Ursa swore quietly and slumped back as the ancient station wagon’s engine died, and the vehicle slowed. Her younger sister, Layla, moaned with exasperation from the passenger seat and the youngest, Vix, began one of her rants from the back seat.
“It’s the alternator, I just know it. Didn’t sound like we ran out of gas. Oh, we might not make it into the parking lot. Can we get out and push? I’m pretty strong, you know.”
“Vix,” Ursa warned. “I’m not in the mood, okay? Shut up. We’ll make it.”
The car slowly rolled into the lot and halfway into a parking spot before halting. Ursa sighed. “Call mom,” she groaned to Layla.
Layla sighed as well and brushed her long, dark-brown hair out of her grey eyes. She reached into the backpack between her feet and pulled out the beat-up old phone with missing buttons. She dialed.
“Just let me take a look, Ursa,” Vix demanded. She’d gotten out of her seatbelt and now had her head between the two front seats. Her amazingly curly, red hair reached her shoulders now. When the girl was thirteen, she’d had a bout of individuality and chopped it close to her head. It had taken two years to grow to its current length. Ursa doubted she would ever cut it again.
“Just wait. We’ll look at it after mom knows what’s going on.”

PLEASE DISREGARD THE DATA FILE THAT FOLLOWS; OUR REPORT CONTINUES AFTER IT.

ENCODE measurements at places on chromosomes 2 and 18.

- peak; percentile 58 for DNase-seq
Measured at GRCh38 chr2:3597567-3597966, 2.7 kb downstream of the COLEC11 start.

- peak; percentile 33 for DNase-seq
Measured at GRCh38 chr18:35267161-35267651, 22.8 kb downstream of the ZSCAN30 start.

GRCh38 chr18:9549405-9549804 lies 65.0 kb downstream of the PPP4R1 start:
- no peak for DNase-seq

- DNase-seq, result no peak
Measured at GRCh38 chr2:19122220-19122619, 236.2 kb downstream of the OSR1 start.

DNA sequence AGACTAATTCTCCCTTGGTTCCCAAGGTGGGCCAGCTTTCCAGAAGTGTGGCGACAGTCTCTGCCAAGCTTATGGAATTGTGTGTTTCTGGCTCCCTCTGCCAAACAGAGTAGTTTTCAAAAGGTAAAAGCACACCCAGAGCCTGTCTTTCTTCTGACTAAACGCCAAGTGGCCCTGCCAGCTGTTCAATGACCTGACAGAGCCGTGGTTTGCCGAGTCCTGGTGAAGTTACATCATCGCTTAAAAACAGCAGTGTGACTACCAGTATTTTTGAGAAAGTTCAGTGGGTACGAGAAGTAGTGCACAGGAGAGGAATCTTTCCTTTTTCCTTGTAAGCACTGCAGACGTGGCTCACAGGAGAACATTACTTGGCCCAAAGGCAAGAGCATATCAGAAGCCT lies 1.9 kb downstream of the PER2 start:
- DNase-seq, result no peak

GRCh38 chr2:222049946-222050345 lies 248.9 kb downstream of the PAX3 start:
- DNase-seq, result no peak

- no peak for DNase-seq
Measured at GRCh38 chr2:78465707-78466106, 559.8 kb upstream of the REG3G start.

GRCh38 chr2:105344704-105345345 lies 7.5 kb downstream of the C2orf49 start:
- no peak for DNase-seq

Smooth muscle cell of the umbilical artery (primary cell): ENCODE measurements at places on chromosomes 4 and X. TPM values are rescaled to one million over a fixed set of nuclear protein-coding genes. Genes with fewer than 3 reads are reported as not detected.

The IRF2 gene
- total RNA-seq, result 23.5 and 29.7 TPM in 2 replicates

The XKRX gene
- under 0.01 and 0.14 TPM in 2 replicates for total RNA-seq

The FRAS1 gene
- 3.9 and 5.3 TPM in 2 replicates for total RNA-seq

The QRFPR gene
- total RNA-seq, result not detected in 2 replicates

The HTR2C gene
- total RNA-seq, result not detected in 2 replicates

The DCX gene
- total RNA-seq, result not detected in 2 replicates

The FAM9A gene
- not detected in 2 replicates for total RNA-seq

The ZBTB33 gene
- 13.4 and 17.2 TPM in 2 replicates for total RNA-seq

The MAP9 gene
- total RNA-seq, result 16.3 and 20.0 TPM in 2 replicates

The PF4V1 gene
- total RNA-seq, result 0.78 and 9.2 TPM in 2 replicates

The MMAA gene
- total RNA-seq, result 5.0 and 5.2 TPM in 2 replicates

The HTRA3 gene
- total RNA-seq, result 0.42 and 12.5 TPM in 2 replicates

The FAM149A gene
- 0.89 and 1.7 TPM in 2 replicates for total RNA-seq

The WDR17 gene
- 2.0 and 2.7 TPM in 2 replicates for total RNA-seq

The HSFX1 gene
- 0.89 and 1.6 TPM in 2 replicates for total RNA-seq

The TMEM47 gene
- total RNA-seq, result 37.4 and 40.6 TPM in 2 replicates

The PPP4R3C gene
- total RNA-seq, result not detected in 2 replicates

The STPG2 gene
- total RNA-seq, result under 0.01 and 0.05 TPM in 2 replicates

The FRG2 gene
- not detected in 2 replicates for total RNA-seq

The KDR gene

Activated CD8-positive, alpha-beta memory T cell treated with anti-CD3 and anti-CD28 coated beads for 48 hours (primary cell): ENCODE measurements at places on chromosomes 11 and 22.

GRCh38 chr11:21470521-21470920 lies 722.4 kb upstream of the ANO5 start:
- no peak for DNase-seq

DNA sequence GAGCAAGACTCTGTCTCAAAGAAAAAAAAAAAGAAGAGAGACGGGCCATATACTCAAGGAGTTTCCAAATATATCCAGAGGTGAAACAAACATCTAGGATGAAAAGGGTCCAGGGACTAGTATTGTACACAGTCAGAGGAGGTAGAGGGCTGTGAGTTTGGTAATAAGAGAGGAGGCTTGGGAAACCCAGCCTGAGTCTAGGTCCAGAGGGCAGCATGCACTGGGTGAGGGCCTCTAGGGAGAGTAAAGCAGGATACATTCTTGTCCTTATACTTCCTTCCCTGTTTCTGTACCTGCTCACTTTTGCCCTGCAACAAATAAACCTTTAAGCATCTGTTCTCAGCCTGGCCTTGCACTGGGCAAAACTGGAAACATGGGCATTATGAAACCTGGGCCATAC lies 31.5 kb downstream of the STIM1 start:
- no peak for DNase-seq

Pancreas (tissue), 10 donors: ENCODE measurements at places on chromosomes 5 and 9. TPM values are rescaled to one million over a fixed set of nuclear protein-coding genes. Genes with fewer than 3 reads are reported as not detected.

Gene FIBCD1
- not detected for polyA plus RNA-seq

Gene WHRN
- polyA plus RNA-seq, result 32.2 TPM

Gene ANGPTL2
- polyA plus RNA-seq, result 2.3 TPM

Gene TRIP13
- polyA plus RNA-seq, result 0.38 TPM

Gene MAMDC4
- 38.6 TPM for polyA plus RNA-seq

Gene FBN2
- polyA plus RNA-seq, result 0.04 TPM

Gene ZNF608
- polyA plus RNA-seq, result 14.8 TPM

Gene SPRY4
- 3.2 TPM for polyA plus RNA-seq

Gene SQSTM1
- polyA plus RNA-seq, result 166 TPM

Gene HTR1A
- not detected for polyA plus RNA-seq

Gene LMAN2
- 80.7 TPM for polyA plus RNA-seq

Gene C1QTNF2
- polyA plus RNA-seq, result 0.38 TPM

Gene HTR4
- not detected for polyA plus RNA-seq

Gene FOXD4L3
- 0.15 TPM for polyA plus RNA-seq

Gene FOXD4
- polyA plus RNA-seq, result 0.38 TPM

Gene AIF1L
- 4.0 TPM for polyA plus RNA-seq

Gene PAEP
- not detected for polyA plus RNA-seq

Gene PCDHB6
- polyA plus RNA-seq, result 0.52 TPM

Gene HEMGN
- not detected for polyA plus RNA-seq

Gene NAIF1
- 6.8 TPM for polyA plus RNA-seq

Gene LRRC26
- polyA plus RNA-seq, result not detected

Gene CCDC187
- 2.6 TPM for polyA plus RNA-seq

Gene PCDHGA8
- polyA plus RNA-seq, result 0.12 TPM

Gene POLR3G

Now Vix sighed.
“Mom,” Layla complained into the phone. “Ursa’s crappy car broke down again. …the Olive Garden parking lot.” She listened for a moment and sighed. “I know, mom. We won’t. Jeeze.” She ended the call and turned to Ursa. “She’s going on about us not going into the woods again. What is wrong with her?” Layla was eighteen and a senior in high school.
Ursa rested her head against the steering wheel and gazed at Layla. “She has those dreams, you know.”
“Pfff. Yeah, I have dreams too. Doesn’t mean I let them drive me completely mental,” Layla grumbled.
Vix opened her door and hopped out. “Pop the hood,” she told Ursa, and threw her door closed excitedly. Ursa shook her head and glanced at Layla, who shrugged. She reached down and lifted the hood release and watched Vix enter her element. Her uncanny ability to fix things was a little creepy. Their mother, Cassandra, said that Vix got it from her father. This, like many things Cassandra said, made the three girls shuffle their feet and glance at each other from the corners of their eyes. Cassandra rarely said anything about their fathers, so when she did, the information stuck in their heads permanently. Ursa couldn’t remember her own father, and barely remembered Layla’s. She did, however, remember Vix’s father. She could remember his short, curly red hair and his tall, thin frame. She thought she remembered green eyes, but that thought might have been implanted there by Cassandra. Their mother insisted that each of them resembled their fathers and Vix had beautiful green eyes.